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Detail of miniature from the New Minster Charter, 966, showing King Edgar

The Coronation of King Edgar the Peaceful

11 May 973

Coronations today tend to mark the beginning of a monarch’s reign, but the coronation of Edgar the Peaceful instead marked its pinnacle; the point when he was the most powerful he could possibly be.

King Edgar the Peaceful was, by all accounts, a truly remarkable person. He was less than five feet tall, and was extremely charismatic and charming. He became king in October 959 after the death of his older brother Eadwig, aged just 16 years old. His brother had not been a popular king; his reign was characterised by conflict with his nobles and with the Church, and by losing the kingdom of Northumbria to the Viking leader Eric Bloodaxe. Edgar’s reign, by comparison, was filled with stability and relative harmony in the Church, and some big developments in the governing of the country. It was he who divided England up into shires, and then each shire into hundreds. He encouraged trade and protected the currency, and his laws were so well-respected that his more famous successor, King Canute, frequently wrote to his lords insisting that Edgar’s laws be upheld.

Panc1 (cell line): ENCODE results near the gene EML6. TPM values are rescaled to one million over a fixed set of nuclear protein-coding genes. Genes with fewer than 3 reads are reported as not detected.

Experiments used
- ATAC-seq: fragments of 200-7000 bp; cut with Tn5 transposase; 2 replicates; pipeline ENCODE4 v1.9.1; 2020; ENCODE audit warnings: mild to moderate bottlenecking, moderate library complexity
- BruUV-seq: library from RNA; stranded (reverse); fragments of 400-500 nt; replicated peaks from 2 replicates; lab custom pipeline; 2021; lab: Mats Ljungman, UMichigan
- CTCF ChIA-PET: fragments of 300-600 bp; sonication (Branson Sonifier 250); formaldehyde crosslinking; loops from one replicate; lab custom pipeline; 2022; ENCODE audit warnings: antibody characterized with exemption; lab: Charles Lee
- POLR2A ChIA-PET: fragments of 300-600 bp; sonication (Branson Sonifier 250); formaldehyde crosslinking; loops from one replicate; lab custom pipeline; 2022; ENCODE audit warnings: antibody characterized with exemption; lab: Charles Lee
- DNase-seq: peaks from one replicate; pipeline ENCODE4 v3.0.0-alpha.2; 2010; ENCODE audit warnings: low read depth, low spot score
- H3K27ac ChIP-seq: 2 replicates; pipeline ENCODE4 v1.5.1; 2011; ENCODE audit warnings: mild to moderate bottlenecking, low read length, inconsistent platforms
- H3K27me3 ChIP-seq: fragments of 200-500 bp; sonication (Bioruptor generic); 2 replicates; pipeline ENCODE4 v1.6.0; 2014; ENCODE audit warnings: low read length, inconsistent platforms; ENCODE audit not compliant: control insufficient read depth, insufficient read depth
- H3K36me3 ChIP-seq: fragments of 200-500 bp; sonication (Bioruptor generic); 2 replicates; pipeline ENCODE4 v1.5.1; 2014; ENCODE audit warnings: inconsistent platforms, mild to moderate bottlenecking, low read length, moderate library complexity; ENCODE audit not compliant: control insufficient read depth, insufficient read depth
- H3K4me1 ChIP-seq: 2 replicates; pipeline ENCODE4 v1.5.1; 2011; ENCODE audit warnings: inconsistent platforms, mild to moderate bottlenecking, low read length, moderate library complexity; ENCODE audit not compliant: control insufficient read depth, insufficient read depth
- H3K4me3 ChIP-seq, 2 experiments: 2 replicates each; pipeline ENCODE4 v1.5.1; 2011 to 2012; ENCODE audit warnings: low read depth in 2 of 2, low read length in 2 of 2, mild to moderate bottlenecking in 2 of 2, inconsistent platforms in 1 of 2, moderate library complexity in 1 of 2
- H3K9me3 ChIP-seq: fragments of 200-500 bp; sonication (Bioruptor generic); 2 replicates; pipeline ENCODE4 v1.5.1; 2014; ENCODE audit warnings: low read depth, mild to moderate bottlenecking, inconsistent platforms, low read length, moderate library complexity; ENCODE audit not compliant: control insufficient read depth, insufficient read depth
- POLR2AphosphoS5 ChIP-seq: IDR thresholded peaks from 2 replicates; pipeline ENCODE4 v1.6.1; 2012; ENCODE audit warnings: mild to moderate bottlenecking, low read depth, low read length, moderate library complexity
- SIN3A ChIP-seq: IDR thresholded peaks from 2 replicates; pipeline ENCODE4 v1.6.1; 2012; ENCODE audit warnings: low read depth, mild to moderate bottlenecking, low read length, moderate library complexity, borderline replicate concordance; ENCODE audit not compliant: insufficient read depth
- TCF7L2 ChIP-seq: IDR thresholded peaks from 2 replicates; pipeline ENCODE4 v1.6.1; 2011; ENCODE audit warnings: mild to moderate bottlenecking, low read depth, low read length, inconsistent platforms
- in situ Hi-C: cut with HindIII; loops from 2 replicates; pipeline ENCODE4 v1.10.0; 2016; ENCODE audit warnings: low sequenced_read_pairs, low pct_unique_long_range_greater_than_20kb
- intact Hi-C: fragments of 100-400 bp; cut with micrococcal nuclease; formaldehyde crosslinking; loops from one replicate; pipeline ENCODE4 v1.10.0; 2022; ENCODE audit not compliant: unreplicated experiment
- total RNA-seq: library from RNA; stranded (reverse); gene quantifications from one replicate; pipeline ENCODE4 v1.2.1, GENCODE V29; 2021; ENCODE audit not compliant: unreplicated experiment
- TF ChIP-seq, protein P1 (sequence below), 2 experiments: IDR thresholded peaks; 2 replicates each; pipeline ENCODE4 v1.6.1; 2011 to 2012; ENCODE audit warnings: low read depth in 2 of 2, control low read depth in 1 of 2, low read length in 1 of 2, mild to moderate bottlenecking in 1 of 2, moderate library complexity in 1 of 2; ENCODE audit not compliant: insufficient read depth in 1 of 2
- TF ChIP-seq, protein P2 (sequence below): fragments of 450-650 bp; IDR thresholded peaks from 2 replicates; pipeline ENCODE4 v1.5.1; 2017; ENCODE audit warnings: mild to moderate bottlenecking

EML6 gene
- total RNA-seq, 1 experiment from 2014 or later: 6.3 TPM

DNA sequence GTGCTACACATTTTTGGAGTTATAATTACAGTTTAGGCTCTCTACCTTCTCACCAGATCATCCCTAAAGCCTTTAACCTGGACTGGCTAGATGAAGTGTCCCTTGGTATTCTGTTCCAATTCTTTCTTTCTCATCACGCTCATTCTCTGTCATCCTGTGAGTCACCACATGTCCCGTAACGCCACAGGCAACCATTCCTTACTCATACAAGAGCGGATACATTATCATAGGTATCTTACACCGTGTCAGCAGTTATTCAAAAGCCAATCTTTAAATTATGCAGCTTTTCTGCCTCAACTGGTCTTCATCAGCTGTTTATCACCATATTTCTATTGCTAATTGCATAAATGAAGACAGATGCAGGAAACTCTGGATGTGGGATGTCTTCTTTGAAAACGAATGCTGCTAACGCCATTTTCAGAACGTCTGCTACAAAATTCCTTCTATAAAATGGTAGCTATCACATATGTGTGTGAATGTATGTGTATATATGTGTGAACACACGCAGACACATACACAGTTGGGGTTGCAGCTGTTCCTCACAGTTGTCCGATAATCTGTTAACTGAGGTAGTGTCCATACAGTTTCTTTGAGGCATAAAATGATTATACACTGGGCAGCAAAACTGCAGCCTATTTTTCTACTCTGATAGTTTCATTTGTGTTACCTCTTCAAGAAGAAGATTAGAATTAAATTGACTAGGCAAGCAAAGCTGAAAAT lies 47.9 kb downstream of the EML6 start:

In private, Edgar was far less peaceful. He was married twice, first to Elfleda, whom he later divorced to marry Elfrida. Elfrida was crowned with Edgar at Bath, and she is the first consort since Judith of France to be referred to as a ‘Queen’. Edgar in fact killed Elfrida’s husband to marry her. Earl Ethelwald reputedly advised the king against marrying the beautiful lady, but then married her himself. Unsurprisingly King Edgar did not take kindly to this, and had no qualms about rectifying the issue. He had four children, all but one of which seem to have been illegitimate.

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